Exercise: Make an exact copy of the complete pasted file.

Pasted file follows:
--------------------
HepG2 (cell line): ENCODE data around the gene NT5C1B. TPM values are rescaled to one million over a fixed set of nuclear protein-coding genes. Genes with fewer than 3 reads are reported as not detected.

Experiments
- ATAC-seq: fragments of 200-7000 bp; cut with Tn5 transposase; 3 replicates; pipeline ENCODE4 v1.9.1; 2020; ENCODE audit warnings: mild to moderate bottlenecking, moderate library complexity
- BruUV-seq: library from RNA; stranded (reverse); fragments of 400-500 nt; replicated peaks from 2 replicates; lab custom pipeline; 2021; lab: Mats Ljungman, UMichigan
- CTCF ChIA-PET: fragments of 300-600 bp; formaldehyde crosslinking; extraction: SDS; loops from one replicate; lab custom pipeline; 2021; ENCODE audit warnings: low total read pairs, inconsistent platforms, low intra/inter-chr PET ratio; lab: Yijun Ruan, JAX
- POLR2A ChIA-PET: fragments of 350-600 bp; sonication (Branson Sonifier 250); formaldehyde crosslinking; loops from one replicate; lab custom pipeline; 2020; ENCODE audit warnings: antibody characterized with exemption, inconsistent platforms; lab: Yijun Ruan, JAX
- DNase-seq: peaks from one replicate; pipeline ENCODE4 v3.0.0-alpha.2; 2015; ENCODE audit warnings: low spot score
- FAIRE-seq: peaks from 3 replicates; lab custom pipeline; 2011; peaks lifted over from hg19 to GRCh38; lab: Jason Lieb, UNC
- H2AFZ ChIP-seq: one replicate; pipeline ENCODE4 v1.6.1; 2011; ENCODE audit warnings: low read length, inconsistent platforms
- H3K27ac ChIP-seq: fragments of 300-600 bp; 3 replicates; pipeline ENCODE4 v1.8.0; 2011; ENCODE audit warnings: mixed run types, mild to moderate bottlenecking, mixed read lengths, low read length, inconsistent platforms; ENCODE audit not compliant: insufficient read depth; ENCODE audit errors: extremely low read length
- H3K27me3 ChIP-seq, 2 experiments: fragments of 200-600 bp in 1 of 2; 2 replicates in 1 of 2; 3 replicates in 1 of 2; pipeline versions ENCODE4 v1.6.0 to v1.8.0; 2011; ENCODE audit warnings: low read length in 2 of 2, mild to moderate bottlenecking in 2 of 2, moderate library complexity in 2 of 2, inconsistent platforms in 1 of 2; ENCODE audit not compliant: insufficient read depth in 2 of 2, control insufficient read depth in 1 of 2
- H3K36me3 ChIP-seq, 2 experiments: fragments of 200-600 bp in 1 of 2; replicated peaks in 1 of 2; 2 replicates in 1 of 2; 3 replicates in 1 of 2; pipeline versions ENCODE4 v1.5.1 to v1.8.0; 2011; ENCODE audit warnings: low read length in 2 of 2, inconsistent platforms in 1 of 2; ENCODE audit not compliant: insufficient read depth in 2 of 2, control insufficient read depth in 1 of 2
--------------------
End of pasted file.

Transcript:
HepG2 (cell line): ENCODE data around the gene NT5C1B. TPM values are rescaled to one million over a fixed set of nuclear protein-coding genes. Genes with fewer than 3 reads are reported as not detected.

Experiments
- ATAC-seq: fragments of 200-7000 bp; cut with Tn5 transposase; 3 replicates; pipeline ENCODE4 v1.9.1; 2020; ENCODE audit warnings: mild to moderate bottlenecking, moderate library complexity
- BruUV-seq: library from RNA; stranded (reverse); fragments of 400-500 nt; replicated peaks from 2 replicates; lab custom pipeline; 2021; lab: Mats Ljungman, UMichigan
- CTCF ChIA-PET: fragments of 300-600 bp; formaldehyde crosslinking; extraction: SDS; loops from one replicate; lab custom pipeline; 2021; ENCODE audit warnings: low total read pairs, inconsistent platforms, low intra/inter-chr PET ratio; lab: Yijun Ruan, JAX
- POLR2A ChIA-PET: fragments of 350-600 bp; sonication (Branson Sonifier 250); formaldehyde crosslinking; loops from one replicate; lab custom pipeline; 2020; ENCODE audit warnings: antibody characterized with exemption, inconsistent platforms; lab: Yijun Ruan, JAX
- DNase-seq: peaks from one replicate; pipeline ENCODE4 v3.0.0-alpha.2; 2015; ENCODE audit warnings: low spot score
- FAIRE-seq: peaks from 3 replicates; lab custom pipeline; 2011; peaks lifted over from hg19 to GRCh38; lab: Jason Lieb, UNC
- H2AFZ ChIP-seq: one replicate; pipeline ENCODE4 v1.6.1; 2011; ENCODE audit warnings: low read length, inconsistent platforms
- H3K27ac ChIP-seq: fragments of 300-600 bp; 3 replicates; pipeline ENCODE4 v1.8.0; 2011; ENCODE audit warnings: mixed run types, mild to moderate bottlenecking, mixed read lengths, low read length, inconsistent platforms; ENCODE audit not compliant: insufficient read depth; ENCODE audit errors: extremely low read length
- H3K27me3 ChIP-seq, 2 experiments: fragments of 200-600 bp in 1 of 2; 2 replicates in 1 of 2; 3 replicates in 1 of 2; pipeline versions ENCODE4 v1.6.0 to v1.8.0; 2011; ENCODE audit warnings: low read length in 2 of 2, mild to moderate bottlenecking in 2 of 2, moderate library complexity in 2 of 2, inconsistent platforms in 1 of 2; ENCODE audit not compliant: insufficient read depth in 2 of 2, control insufficient read depth in 1 of 2
- H3K36me3 ChIP-seq, 2 experiments: fragments of 200-600 bp in 1 of 2; replicated peaks in 1 of 2; 2 replicates in 1 of 2; 3 replicates in 1 of 2; pipeline versions ENCODE4 v1.5.1 to v1.8.0; 2011; ENCODE audit warnings: low read length in 2 of 2, inconsistent platforms in 1 of 2; ENCODE audit not compliant: insufficient read depth in 2 of 2, control insufficient read depth in 1 of 2